http://www.saami.org/PubResources/CC_Drawings/Rifle/308 Winchester.pdf

If as you say these bullets leaked gas ahead of the bullet then that would be a bad thing.

Also, I fail to find a mention of the holes being drilled on an angle.

So yeah, in the bore the side holes are blocked.

Facebook User
10th December, 2011 @ 07:44 am PST

That was a interesting story.. little bit of physics.

Sai Raghavi
10th December, 2011 @ 07:57 am PST

@alex mawson - lol my first thought.

if they energise the boundary layer like vortex generators, golf ball dimples etc, maybe that's good. Since we're talking mach 2.5 plus, I'm not sure if that matters so much - golf balls and aircraft with VGs aren't going that fast. For all the pontificating here, if they work , they work!

Hogey74
10th December, 2011 @ 09:12 am PST

Matt Nirenberg, your understanding of external ballistics is faulty. The ballistic coefficient of a projectile is what determines how much it will be affected by the wind. The higher the BC the less the bullet is affected by the wind. The BC of a bullet is due in large part to its sectional density, its weight in relation to its caliber. When a bullet flies through the air, it is not directly pushed by the wind as the wind does not touch the bullet, rather the wind pushes of the shock wave surrounding the bullet.

Drilling holes into the bullet reduces its sectional density and thus lessens its BC. But the bullets shown here are pistol bullets so the BC is really not an issue, range is too short.

TogetherInParis:

The Geneva Convention has nothing to do with bullets. Perhaps you are thinking of delcaration at The Hague Peace Conference of 1899 and the subsequent Hague Convention IV of 1907 about the use of expanding bullets in warfare. Please verify your statements before posting.

LR shooter
10th December, 2011 @ 01:15 pm PST

All of you that posted SUPPOSEDLY knowing about ballistics are incorrect. It is a proven fact that these bullets go faster for two reasons. First, because they are Italian and second because they look cool. The air is so impressed that it gets out of the way and lets the bullet by thereby decreasing drag. Basic physics.

Whilst your attempts to sound intelligent are a sorely lacking, it is my amazing intellect that makes you all look like children! Please check your facts before posting.

Roderick Bertrand
10th December, 2011 @ 06:20 pm PST

Under normal circumstances. Two bullets of the same caliber fired from identical cartridges with identical propellent loads from the same gun the lighter one will have a higher muzzle velocity but will also be more affected by aerodynamic forces in route to the target. Given long enough ranges the heavier bullet will take less time to reach the target. Because an expanding object's volume grows at a higher rate than the area bullets of the same density but different sizes the heavier bullet will be less effected by aerodynamic forces.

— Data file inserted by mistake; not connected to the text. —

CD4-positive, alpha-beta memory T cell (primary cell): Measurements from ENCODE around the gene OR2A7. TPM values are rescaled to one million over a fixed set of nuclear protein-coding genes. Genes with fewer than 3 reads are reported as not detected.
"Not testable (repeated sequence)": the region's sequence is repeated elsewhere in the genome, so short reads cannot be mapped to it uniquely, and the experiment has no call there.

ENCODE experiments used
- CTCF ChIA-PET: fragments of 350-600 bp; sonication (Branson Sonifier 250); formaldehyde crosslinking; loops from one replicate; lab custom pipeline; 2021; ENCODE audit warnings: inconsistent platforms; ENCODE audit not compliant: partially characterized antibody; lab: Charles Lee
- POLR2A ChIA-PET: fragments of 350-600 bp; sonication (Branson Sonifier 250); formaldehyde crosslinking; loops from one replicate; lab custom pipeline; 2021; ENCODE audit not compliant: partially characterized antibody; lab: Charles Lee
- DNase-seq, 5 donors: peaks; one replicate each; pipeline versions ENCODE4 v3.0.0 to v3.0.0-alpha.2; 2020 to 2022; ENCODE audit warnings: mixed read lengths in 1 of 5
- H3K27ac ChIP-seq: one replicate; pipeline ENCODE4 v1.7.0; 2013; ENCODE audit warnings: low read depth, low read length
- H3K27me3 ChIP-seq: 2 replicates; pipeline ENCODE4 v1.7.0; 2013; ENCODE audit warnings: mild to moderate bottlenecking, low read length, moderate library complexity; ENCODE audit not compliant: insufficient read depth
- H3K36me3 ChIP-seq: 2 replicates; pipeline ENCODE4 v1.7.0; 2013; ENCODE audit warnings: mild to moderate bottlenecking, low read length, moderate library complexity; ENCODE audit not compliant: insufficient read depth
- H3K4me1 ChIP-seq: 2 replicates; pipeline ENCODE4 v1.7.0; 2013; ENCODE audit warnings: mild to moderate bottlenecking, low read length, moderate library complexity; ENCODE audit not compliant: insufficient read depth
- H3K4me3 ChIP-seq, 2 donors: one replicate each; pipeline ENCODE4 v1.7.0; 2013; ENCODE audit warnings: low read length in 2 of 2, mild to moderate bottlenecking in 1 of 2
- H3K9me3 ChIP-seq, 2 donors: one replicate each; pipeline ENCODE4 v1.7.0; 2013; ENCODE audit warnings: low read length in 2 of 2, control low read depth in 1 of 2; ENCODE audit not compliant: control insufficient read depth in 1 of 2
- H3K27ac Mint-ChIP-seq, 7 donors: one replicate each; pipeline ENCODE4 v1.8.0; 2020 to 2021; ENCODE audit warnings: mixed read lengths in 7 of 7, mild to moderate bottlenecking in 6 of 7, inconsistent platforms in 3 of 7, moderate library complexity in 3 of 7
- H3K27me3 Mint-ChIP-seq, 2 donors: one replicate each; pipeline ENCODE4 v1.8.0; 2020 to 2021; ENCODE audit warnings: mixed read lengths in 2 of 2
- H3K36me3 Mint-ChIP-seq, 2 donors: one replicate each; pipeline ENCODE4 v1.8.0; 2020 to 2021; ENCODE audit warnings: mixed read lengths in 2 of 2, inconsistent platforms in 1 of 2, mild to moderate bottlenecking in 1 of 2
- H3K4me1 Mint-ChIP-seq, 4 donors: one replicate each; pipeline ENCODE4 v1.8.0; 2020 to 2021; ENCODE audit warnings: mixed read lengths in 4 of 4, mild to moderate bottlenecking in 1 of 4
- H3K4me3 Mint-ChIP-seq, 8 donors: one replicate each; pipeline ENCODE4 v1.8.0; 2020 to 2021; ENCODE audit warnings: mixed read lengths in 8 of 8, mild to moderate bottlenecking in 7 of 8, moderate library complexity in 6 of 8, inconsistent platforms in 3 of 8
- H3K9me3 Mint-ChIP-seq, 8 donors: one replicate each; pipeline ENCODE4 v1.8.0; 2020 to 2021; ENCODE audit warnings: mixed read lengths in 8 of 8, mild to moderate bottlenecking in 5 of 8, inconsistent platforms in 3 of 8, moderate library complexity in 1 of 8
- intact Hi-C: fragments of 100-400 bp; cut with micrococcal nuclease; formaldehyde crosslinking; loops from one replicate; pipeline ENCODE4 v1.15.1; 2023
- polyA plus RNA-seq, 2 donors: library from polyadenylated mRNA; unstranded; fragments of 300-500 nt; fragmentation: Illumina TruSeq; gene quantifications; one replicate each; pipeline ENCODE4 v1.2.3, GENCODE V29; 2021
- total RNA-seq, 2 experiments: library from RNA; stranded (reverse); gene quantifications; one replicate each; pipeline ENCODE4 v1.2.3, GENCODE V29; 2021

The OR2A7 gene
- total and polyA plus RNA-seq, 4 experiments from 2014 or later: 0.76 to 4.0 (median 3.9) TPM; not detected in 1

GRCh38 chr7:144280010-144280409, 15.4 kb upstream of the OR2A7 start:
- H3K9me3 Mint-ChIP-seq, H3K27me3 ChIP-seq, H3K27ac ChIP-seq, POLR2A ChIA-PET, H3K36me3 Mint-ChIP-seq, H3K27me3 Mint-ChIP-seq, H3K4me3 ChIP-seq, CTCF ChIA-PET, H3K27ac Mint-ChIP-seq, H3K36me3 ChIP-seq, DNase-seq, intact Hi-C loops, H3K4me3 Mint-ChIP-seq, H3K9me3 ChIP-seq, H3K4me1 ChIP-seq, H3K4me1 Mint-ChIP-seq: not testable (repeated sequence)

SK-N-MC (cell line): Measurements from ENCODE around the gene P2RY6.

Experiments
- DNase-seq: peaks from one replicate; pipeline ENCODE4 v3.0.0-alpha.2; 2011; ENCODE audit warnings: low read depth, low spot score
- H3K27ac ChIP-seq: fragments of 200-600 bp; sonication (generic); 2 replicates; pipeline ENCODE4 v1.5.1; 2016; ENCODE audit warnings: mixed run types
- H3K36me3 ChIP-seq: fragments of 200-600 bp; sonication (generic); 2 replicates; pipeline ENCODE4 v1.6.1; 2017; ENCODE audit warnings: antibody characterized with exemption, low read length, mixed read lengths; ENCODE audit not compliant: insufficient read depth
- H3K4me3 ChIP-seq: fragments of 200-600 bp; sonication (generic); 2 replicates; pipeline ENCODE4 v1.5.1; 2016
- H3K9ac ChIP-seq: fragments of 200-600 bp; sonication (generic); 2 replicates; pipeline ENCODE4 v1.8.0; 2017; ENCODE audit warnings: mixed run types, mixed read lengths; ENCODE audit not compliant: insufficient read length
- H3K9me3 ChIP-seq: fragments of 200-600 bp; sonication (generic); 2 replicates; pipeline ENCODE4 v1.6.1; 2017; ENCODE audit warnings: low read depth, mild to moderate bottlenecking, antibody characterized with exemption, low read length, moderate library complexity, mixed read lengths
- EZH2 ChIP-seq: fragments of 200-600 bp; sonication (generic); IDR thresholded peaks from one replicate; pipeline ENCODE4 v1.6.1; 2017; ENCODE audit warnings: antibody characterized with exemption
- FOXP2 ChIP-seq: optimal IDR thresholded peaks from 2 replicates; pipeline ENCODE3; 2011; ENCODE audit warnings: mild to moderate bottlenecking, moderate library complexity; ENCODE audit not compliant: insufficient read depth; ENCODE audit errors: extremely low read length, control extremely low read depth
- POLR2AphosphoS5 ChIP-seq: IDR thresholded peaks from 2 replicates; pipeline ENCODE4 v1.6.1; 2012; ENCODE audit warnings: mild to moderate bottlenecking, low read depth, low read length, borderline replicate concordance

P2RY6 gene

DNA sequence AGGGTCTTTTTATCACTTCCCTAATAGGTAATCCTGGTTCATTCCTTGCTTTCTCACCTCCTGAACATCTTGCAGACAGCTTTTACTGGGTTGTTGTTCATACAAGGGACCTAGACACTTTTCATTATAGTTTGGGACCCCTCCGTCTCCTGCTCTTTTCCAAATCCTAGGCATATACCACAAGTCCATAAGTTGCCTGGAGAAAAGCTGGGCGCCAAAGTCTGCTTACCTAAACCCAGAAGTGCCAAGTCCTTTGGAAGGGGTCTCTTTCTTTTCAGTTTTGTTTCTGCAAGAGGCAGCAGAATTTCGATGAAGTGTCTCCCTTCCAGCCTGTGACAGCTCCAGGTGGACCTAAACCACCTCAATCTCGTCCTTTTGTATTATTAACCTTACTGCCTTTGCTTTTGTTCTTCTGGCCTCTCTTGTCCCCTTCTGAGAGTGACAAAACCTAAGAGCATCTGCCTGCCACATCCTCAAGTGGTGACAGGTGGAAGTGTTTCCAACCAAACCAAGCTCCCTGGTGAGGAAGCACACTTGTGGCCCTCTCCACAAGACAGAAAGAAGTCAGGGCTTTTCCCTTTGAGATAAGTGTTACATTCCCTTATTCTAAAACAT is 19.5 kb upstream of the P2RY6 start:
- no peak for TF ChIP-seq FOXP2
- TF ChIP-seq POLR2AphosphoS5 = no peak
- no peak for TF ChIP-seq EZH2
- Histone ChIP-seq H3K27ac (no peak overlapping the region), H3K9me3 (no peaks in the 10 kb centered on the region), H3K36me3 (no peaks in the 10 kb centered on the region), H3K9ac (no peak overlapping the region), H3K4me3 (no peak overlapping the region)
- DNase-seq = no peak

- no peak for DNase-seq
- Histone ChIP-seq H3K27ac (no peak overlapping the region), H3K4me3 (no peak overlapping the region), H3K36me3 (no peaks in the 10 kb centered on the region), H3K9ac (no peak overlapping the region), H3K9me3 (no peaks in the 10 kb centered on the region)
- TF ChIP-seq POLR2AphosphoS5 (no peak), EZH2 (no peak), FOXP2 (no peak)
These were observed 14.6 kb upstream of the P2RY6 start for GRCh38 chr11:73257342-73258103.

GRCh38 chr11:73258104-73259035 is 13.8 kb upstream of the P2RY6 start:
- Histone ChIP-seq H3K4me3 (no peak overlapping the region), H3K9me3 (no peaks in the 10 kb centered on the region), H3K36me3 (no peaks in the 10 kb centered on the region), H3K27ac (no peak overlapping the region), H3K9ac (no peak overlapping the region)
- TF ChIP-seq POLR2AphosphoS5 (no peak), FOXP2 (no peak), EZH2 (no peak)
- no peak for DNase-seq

This bullet may exploit an interesting but mostly useless phenomenon that a supersonic gas flow exiting through a tapering larger nozzle will speed up. The resulting thrust in this design will be less than the drag but may offset the higher drag to mass ratio and there is some evidence that it might also make the bullet resist the affects of a crosswind.

But even assuming that the bullet works as advertised the cost of machining prices them out of the market for most usages.

Slowburn
11th December, 2011 @ 01:05 am PST

@matt nurenburg: My comment about the fps of the bullet had nothing to do with it being too fast for the bullet itself. It was aimed at how it would be going too fast for the bullet to be a muzzle break (oh yeah, and the holes aren't angled. It would be dumb to anyways, because facing backwards creates suction, drag, and forwards creates a backwards rocket effect as well as a ram air intake friction effect.). The point at which it would be in the position to do so is about a quarter inch long, and that's probably a little generous. .25(ft/12) /2750 f/s. Not enough. Also, no matter how precise you are with a CNC you cannot make the expansion of gases uniform, or force the bullet to perfectly rotate around the axis. The fact that each rifle has a forensics-approved signature carved into the bullet, no matter the quality of the rifle, proves this. We live in an imperfect world. And I'm not done yet, one more point. The mass of the bullet has no direct effect on the effect of windage. A bigger bullet with more mass, yes. But if you have two bullets, same dimensions, different densities (therefore masses), the heavier one has more inertia. More inertia means harder to move, so less effected by windage. The holey bullet simply had its density lowered by having holes in it, with a side effect of having more surface area for the wind to push against.